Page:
|Jacob Fattal, Publisher |
As always, manufacturing is a hot topic in Washington, especially following a hotly-contested presidential election. First, it's important to recognize that the U.S. economy has moved massively away from manufacturing to become largely service-oriented. According to the International Trade Administration, almost 80 percent of private U.S. jobs are in the service sector today. Over the last decades, as large numbers of manufacturing jobs moved overseas, the holes left in working class employment have changed the lives of many. Fortunately, a renewed political interest in manufacturing has come in the form of government initiatives, and not just as promises heard on the campaign trail.
One recent example is Manufacturing USA (www.manufacturingusa.com), a collaboration of private companies, academia and state departments focused on creating a unified vision for manufacturing in the U.S., as well as sharing resources and knowledge to advance technology. A rebranding of the National Network for Manufacturing Innovation (NNMI) launched in 2014, the organization is a comforting illustration of private and federal cooperation. The network currently consists of nine institutes, with six more planned to join by the end of 2017. In line with with the current trend of onshoring, Manufacturing USA seeks to increase the country's manufacturing presence by combining the expertise of materials, electronics, photonics, and semiconductor manufacturers with research, design and development institutes.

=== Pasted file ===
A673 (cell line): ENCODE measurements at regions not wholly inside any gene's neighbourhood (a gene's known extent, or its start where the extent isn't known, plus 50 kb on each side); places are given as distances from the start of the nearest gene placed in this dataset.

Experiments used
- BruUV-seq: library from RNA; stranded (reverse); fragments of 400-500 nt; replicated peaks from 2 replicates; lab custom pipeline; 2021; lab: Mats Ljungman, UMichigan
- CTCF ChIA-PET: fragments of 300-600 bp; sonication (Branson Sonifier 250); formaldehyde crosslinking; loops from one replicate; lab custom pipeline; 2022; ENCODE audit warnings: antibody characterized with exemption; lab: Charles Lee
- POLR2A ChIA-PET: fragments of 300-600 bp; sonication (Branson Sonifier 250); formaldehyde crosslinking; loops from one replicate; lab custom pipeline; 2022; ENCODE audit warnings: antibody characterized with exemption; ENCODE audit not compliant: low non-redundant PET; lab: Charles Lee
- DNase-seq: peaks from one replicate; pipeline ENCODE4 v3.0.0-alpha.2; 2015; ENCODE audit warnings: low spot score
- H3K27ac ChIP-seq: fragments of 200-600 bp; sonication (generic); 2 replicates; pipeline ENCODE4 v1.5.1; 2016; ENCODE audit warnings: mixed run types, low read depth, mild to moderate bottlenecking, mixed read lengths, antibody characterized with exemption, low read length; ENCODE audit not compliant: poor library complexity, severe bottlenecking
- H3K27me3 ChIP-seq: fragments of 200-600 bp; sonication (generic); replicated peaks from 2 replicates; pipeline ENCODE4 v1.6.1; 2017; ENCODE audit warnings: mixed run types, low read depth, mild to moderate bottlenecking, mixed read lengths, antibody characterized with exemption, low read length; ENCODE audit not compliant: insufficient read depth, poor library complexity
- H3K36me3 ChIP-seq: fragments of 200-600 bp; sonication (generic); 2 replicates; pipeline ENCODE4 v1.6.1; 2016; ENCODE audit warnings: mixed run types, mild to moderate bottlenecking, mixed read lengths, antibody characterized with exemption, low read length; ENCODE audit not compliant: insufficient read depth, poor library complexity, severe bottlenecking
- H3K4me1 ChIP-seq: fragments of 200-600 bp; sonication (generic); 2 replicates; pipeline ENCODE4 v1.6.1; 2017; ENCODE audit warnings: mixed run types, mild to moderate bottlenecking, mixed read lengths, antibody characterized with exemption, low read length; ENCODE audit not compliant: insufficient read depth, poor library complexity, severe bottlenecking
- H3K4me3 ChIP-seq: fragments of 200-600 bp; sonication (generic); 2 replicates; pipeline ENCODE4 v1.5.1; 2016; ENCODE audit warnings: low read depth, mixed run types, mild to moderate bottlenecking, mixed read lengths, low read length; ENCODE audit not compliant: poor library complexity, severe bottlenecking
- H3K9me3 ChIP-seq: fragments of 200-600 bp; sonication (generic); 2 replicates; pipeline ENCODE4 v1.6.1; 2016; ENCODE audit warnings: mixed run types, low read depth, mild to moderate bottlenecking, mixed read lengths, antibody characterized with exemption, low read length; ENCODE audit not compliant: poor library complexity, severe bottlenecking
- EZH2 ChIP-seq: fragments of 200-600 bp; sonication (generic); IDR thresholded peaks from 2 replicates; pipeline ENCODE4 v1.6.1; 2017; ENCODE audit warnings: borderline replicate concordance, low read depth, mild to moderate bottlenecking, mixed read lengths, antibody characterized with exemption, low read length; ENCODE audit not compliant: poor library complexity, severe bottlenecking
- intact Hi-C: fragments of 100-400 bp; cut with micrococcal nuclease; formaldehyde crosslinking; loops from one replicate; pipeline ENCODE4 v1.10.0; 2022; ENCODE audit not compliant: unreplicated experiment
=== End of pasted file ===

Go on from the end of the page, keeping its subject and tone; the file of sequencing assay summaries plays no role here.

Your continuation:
We certainly have large challenges facing the manufacturing industry today. The rise of automation, the cost of labor, the offshoring of production, and a need to develop new skills to handle rapidly changing technology are at the forefront. These are issues that need to be considered as America moves into its next season with a new leader in the White House.
At U.S.Tech we are committed to supporting the growth of manufacturing in the United States, and to encouraging global collaboration in the industry. Coming up, we will be traveling to The ASSEMBLY Show in Rosemont, Illinois, which will be an exciting look at manufacturing innovation here at home, and to electronica in Munich, the massive show that represents much of the worldwide electronic components industry. Changes in technology affect us all, regardless of national borders, and we are committed to fostering the industry worldwide.